DAILY CYCLING ROUTINE
One of the advantages of traveling by bicycle is its portability. You can easily transport it by plane, boat, train or car, so you can plan your trip anywhere in the world.
PLANNING YOUR ROUTE
If you are a relative novice, it’s wise to choose reasonably flat, well-maintained terrain rather than challenging hills. Beware of absolutely flat countryside, however, as yu will have no shelter from the wind and pedaling will be hard if it is against you.
On- or off-road cycling allows you to explore and discover countryside you might never otherwise see. Because you travel so much more slowly than in a car, you have time to take in your surroundings, but because cycling is faster than walking, you can cover more ground. As your fitness develops you’ll be amazed at the distances and hills you can tackle.
When planning your day’s route, it is worth remembering that you will be able to cover a far greater distance than your walking counterpart. You should reckon on about four times the distance of a walker: about 80-100km/50-62 miles a day. This makes it feasible to plan detours to particular places of interest: an extra 16km/10 miles in a day’s cycling may be worthwhile to get the most from the trip, unless the route involves particularly strenuous ascents and descents.
If you are planning to take your bike cross-country, there are now guide books available to show trails and tracks in popular cycling areas. These trails are often graded according to their level of difficulty, and this will be useful if it is an area you are unfamiliar with. Bear in mind that a bike with 9-13kg/20-30lb of extra weight on it will be much less maneuverable that an unladen bike.
While on your trip, your daily routine should include checking your cycle at the beginning and end of each day. Use a gauge to make sure that the types are inflated to the recommended pressure. Inspecting the treads for embedded stones and other sharp objects may save you the trouble of repairing a puncture later on. Check that the chain and gears are all working and well-oiled. Check the brakes: inspect the brake pads and adjust the tension in hte brake cables if neccessary. If the cables are too loose you won’t be able to stop.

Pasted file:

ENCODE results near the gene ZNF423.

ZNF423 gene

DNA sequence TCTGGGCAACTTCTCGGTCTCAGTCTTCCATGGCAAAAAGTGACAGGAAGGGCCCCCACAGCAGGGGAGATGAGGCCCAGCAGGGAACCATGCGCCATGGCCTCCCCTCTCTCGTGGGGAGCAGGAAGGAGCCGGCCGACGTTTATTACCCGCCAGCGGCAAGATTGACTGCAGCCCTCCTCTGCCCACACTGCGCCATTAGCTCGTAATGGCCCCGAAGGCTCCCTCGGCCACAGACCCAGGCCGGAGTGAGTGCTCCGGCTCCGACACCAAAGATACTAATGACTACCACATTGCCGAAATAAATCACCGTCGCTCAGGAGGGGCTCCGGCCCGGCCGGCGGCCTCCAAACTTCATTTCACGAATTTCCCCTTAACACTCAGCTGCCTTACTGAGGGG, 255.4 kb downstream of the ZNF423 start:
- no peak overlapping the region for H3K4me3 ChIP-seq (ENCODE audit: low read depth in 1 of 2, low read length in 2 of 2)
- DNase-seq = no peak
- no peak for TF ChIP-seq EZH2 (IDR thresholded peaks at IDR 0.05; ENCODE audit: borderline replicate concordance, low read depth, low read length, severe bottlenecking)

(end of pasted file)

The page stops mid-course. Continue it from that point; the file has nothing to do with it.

Check the height of the saddle periodically as weight and vibration may lead it to sink slightly over time. If you have marked the correct position on the post it is easy to restore. Check that the lights are working and do not need adjustment.
When you’ve finished your ride for the day, don’t forget to clean and lubricate your bike (this applies especially to mountain bikers). If you leave the mud and grime on it will be harder to shift later, and it can cause damage to mechanisms such as gears and brakes, as well as causing rust to develop. Keeping the chain clean and free of grit will give you a smoother rice and lengthen the life of the chain and cogs. It should be lubricated each time it’s cleaned.
STOPS AND BREAKS
If you’re cycling in a group, agree on a schedule for regular rest stops, with time for a snack and a chance to consult the map for the next stage. If the group varies widely in fitness and skill, some members may set a considerably faster pace. Agreeing in advance on stopping places will give everyone a chance to catch up. At the end of the day, the fastest cyclists can be persuaded to start setting up camp if they arrive at your destination early.
In hot weather, it may be preferable to have a really early start so that you’re riding in the coolest part of the day. You can then take an extended break while the sun is at its hottest. Vary the pace of the trip by building in some easy days and rest days.
Thank you for reading, I hope this has been of help to you. Written by Randy Cromar